The Toronto Maple Leafs started ugly, finished ugly, and — tough calls aside — got what they deserved with a 4-3 overtime loss to Columbus on Monday night.

Your game in ten:

1.  To whom much is given, much is expected: It’s not good enough for Mitch Marner to pick up a nice assist shorthanded while giving up two at the other end — it might look like an even night with a point in the points column, but it’s not how winning happens. The awareness should’ve been there from the prescout that the Blue Jackets are aggressive up the ice forechecking on the PK; regardless of the opponent, though, it was simply too casual from Marner in his own end on the power play leading to the 1-0 Columbus shorthanded goal.

Also, a 59-second shift in three-on-three overtime is asking for trouble; Marner had two opportunities to peel to the bench between the 35-50 second mark of his shift and choose to stay on before getting beat up ice for the sequence leading to the OT winner (I should note he might’ve been okay on that backcheck if not for getting tripped up due to some incidental contact with Gustav Nyquist, causing him to stumble slightly before the rush turned up ice).

2.  Same goes for Auston Matthews — the preparedness from the start of the game has to be there and the details have to be there defensively; reaching in with the stick and hoping for the best as opposed to moving your feet and working to maintain inside positioning on your man driving the net isn’t good enough on the 2-0 tally. It’s October and no one should be panicking, but the Leafs’ best players need to start taking pride in starting on time — and that includes a Monday night against Columbus, not simply the HNIC rivalry game.

This isn’t a coaching issue — this is a case of $10+ million players needing to prepare themselves properly and fully engage in the game from the drop of the puck. The talent is obviously present in spades with this team, but the difference between good and great is in the details — and their best players need to take care of those better. “Don’t dipsy doodle and cough up the puck as the last man back on the PP,” and, “Don’t let your man beat you out of the corner and drive the net more or less unencumbered,” are not things any coach in the NHL should be reminding his best players of.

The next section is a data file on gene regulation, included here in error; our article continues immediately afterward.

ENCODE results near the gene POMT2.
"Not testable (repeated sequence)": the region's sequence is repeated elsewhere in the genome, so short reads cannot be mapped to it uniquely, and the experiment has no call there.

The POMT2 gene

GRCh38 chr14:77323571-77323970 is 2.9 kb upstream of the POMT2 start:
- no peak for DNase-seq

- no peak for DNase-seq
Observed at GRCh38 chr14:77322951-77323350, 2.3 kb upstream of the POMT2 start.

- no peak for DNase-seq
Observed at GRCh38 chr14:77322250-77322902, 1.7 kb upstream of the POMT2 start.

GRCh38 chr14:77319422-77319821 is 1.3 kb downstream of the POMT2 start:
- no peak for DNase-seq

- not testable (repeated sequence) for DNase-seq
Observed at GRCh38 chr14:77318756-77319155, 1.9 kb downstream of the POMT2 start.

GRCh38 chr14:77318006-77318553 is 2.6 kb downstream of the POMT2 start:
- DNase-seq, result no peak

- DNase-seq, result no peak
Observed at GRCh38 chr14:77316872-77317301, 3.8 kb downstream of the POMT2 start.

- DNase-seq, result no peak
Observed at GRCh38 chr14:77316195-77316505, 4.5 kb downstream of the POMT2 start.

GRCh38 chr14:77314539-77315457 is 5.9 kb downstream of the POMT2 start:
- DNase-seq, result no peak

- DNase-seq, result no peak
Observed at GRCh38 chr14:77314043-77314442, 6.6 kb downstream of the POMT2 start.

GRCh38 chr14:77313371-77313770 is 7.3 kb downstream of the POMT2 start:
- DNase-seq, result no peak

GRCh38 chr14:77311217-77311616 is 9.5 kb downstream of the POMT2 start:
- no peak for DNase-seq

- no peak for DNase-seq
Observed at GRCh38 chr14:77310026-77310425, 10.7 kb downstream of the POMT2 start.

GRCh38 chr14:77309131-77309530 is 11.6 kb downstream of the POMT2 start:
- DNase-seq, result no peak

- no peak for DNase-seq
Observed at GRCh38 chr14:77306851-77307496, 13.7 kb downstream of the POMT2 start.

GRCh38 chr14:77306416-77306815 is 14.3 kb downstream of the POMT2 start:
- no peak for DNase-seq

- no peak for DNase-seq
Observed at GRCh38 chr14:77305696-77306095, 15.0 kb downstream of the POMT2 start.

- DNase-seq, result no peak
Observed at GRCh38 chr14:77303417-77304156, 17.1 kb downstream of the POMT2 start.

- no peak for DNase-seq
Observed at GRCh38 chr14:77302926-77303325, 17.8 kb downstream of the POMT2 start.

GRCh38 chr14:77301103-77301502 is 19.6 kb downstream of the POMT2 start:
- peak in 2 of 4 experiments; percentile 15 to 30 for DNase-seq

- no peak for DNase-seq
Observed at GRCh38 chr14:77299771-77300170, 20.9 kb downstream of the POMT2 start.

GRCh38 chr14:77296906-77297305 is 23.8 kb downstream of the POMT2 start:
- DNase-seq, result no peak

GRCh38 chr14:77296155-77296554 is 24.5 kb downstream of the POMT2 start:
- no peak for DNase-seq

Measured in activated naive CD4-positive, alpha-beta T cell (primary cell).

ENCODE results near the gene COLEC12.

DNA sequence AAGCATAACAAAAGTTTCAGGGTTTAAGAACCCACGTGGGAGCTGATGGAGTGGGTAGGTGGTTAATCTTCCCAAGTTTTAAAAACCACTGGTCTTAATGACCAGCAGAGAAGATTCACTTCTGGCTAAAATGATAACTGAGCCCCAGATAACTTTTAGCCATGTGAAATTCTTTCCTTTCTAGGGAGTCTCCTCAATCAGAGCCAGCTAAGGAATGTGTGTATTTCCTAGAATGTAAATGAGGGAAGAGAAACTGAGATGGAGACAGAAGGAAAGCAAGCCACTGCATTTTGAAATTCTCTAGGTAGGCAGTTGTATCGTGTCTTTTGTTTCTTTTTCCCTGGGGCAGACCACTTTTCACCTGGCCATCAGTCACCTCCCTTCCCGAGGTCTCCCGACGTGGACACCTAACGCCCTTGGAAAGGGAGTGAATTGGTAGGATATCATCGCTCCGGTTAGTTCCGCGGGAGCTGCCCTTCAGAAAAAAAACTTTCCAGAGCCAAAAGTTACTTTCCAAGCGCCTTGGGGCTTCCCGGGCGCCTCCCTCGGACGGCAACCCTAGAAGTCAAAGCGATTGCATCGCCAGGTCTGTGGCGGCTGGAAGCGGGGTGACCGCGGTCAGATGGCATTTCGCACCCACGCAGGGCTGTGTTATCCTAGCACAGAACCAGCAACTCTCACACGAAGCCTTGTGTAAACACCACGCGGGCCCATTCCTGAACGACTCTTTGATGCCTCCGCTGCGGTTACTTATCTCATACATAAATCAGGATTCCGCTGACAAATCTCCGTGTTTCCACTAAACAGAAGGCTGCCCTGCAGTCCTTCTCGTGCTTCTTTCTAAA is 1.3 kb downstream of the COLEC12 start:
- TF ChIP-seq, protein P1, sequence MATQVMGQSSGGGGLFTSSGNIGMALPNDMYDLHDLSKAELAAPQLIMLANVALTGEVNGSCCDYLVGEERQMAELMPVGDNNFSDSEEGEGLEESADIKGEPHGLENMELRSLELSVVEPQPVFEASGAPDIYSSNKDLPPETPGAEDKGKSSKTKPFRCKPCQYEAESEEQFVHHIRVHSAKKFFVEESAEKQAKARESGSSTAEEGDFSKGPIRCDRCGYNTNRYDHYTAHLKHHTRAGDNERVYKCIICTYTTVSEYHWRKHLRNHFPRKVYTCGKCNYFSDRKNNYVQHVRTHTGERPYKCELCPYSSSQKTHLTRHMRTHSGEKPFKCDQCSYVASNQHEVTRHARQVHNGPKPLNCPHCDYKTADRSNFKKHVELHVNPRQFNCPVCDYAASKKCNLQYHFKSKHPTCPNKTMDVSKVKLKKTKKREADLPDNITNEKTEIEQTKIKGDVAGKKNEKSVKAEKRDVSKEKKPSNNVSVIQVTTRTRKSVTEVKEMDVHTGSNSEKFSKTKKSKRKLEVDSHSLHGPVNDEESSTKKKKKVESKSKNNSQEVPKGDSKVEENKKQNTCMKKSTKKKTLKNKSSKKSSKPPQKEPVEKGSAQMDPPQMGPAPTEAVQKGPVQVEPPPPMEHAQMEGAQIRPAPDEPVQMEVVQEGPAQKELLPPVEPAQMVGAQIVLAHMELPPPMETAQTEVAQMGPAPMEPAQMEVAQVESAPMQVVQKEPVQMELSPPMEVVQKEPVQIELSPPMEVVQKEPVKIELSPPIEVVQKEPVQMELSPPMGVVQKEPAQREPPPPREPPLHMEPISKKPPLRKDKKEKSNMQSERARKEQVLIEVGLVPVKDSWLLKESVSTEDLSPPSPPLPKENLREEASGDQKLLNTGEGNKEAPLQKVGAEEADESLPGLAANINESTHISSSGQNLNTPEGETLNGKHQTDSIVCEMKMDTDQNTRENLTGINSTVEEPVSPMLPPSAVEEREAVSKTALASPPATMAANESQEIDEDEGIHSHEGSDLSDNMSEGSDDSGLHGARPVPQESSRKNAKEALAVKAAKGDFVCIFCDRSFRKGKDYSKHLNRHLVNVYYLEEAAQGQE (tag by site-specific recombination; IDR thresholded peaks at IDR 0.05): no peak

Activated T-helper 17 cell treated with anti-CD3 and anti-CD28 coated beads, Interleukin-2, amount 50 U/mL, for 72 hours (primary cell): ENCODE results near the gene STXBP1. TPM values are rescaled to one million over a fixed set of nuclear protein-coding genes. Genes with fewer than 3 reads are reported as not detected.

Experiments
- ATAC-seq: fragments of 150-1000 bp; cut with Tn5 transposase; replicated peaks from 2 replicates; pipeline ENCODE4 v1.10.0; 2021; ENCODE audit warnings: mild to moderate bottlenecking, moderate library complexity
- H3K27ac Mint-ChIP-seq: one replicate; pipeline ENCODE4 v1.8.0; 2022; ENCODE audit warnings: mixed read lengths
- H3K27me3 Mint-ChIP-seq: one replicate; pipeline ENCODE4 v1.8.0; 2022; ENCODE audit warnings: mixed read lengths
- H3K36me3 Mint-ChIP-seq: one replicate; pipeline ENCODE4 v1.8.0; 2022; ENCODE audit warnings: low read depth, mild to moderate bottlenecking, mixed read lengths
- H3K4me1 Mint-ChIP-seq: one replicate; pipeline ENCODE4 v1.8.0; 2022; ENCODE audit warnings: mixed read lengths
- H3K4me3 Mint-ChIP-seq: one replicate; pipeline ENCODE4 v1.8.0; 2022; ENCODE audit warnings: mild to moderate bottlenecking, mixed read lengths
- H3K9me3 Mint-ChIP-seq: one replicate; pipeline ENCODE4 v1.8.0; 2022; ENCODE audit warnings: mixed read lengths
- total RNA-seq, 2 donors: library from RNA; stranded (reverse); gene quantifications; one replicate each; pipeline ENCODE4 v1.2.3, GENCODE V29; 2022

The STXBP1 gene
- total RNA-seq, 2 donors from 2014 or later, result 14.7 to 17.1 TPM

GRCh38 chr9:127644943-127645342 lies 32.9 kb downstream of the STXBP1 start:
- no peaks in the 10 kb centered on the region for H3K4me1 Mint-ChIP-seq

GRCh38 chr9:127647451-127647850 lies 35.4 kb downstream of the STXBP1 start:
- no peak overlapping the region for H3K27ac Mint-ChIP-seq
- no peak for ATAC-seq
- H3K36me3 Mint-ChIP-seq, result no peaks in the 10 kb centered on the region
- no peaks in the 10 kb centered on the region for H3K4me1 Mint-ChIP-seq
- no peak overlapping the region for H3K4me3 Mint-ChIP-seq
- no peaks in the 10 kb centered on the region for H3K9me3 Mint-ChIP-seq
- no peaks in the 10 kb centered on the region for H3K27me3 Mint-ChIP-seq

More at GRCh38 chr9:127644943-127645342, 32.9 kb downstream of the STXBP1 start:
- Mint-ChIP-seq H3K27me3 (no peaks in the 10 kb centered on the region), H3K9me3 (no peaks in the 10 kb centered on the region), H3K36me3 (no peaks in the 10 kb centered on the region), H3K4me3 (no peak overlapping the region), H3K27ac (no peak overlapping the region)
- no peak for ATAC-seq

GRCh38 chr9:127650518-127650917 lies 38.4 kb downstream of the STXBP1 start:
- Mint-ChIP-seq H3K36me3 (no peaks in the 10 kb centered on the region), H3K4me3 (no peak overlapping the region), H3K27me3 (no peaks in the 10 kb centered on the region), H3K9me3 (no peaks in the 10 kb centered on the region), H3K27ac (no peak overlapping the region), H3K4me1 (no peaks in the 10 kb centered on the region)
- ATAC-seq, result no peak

3.  Normally, I would be raising my eyebrows at no stars starting 3-on-3 OT (not a philosophy I’d adhere to), but I thought the message was kind of hard to argue with in the context of the game. The early breakaway and chances against were on Tyson Barrie anyway, as he had a clown car of a shift — he dropped his stick 15 seconds in and was picking it up as the breakaway happened, then didn’t pick up his man in the d-zone, and nearly fell over on his own volition in front.

4.  A couple of well-earned secondary assists on the 2-1 and 2-2 goals for Jake Muzzin, who remains the Leafs’ rock on defense so far this season. A good display of why he’s so effective at both ends on those goals: he was aggressive breaking up the play at the defensive blue line before initiating the breakout for the 2-1 shorty by Kasperi Kapapen, and strong on the puck pinching down the wall in the o-zone for the 2-2 goal by Matthews.

Muzzin played over five minutes shorthanded, too.

5.  Muzzin called out the team for their defensive play after the game and he has certainly earned the right to. He was also spot on: “I think we let them [come back]. No offense to them, but we did turnovers. We were spread out. We weren’t tight. We allowed them to get their forecheck going and they got momentum and chances from it. We took penalties. It is a recipe for giving goals up when you take penalties, turn over pucks, and play in your zone. You can’t win like that.”

For all the reasons above, it felt like the Leafs didn’t generate a forecheck the entire final 20 of regulation. It was really hard to watch how inevitable that tying goal was. I thought the Gauthier penalty was weak (same with the Kerfoot one in the late first), but one penalty in a 20-minute period isn’t enough of an excuse to justify the Leafs’ play in the third.